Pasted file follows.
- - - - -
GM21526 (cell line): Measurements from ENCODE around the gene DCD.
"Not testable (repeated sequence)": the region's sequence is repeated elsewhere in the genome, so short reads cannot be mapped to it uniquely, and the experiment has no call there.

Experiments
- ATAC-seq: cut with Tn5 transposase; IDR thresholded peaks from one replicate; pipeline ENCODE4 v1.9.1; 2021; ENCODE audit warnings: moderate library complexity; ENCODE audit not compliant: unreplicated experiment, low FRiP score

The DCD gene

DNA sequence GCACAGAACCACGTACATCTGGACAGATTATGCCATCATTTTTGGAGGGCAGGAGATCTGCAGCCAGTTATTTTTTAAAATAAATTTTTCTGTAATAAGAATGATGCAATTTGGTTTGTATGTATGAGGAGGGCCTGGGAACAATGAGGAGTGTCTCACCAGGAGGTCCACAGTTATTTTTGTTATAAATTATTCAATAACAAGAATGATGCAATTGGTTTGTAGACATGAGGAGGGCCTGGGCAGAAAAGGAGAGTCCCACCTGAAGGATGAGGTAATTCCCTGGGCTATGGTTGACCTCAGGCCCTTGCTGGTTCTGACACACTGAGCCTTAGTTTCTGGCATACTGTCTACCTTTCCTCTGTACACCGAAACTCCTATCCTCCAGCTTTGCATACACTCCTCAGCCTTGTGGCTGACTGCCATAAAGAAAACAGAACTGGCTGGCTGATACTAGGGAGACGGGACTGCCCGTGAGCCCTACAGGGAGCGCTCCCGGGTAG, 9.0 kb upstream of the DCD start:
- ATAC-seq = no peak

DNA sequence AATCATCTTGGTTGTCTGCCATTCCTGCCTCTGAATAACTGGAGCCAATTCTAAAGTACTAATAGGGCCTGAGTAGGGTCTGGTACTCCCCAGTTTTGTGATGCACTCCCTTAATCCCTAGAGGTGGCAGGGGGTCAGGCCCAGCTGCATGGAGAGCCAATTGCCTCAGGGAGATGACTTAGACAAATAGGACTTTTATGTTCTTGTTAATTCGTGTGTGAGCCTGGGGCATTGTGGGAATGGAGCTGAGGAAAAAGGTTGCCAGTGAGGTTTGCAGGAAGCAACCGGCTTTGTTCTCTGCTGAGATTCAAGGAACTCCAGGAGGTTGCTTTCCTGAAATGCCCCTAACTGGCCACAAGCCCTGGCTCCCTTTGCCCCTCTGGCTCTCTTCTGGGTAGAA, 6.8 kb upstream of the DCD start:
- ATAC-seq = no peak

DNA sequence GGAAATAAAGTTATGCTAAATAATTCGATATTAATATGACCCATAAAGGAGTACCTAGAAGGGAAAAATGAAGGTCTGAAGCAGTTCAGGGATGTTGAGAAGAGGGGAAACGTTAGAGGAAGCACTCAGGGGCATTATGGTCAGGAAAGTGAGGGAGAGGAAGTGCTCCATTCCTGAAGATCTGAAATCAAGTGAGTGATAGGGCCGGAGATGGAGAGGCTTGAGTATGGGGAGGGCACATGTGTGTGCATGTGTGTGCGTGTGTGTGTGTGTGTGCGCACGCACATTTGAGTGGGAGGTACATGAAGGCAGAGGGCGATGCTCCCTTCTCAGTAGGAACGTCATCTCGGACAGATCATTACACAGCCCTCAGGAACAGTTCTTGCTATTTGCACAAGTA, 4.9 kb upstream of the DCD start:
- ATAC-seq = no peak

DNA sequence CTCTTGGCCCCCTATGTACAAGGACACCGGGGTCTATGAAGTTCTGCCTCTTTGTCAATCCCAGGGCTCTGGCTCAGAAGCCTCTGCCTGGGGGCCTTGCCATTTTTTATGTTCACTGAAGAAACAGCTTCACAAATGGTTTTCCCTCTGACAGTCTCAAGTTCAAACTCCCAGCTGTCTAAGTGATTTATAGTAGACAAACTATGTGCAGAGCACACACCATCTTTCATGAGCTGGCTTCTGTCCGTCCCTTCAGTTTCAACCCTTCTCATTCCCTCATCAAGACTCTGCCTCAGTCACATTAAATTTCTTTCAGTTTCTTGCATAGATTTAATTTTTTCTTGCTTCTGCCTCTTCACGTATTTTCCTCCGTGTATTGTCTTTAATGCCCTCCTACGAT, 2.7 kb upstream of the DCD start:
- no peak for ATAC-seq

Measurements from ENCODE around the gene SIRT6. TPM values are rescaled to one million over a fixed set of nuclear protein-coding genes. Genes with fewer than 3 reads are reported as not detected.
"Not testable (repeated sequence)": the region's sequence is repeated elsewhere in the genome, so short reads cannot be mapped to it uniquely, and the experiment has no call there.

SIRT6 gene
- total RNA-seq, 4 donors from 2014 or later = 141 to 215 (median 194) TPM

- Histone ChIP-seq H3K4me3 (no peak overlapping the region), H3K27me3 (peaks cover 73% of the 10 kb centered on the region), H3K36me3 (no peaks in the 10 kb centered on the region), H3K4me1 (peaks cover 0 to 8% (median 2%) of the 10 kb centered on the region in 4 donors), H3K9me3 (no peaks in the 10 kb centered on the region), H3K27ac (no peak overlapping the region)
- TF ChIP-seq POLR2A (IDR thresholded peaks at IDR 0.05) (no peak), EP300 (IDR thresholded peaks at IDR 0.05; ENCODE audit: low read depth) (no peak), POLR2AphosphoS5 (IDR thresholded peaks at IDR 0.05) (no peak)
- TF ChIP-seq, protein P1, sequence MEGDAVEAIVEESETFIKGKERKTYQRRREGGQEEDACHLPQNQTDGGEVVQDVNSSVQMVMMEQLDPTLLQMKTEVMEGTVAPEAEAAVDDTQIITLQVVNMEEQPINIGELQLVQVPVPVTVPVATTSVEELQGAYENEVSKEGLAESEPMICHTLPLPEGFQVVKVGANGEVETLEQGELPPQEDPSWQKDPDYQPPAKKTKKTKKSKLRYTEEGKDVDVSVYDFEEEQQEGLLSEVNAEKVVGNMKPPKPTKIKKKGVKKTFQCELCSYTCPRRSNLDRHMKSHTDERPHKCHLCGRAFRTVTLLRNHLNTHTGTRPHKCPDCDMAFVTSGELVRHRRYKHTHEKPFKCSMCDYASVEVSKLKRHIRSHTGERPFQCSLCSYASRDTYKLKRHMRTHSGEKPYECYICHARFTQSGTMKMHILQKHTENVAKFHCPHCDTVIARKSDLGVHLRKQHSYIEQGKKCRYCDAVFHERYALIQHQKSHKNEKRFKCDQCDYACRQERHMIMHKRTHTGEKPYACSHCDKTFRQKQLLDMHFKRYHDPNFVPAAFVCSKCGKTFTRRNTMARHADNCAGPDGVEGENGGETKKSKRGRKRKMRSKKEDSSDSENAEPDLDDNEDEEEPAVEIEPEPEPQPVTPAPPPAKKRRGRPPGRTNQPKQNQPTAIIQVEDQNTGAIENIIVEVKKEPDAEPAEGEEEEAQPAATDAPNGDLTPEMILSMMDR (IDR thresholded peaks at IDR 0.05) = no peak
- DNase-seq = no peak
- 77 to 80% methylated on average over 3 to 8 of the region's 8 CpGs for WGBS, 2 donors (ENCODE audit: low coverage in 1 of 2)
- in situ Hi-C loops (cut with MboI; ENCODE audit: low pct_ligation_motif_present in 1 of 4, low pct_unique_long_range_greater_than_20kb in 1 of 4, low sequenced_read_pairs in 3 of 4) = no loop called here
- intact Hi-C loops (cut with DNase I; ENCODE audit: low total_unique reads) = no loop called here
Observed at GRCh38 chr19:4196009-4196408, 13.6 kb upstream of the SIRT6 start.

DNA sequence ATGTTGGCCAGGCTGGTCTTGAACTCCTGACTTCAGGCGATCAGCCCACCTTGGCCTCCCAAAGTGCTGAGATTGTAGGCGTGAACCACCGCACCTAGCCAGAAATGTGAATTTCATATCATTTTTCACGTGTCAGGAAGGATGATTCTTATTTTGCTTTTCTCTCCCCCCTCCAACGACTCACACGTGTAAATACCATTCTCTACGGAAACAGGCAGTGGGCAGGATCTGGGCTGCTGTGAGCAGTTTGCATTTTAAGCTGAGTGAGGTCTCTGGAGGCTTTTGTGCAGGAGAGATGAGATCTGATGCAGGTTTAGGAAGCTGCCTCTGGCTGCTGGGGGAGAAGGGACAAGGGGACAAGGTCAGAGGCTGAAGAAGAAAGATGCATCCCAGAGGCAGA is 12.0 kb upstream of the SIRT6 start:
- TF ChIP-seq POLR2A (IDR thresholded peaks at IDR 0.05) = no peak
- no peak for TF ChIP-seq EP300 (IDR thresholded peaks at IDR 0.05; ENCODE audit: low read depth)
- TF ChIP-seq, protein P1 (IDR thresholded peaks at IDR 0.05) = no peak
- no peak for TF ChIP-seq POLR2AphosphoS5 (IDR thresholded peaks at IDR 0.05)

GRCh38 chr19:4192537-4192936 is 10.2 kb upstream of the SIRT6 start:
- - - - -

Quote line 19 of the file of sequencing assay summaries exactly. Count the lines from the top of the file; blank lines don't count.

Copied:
- TF ChIP-seq POLR2A (IDR thresholded peaks at IDR 0.05) (no peak), EP300 (IDR thresholded peaks at IDR 0.05; ENCODE audit: low read depth) (no peak), POLR2AphosphoS5 (IDR thresholded peaks at IDR 0.05) (no peak)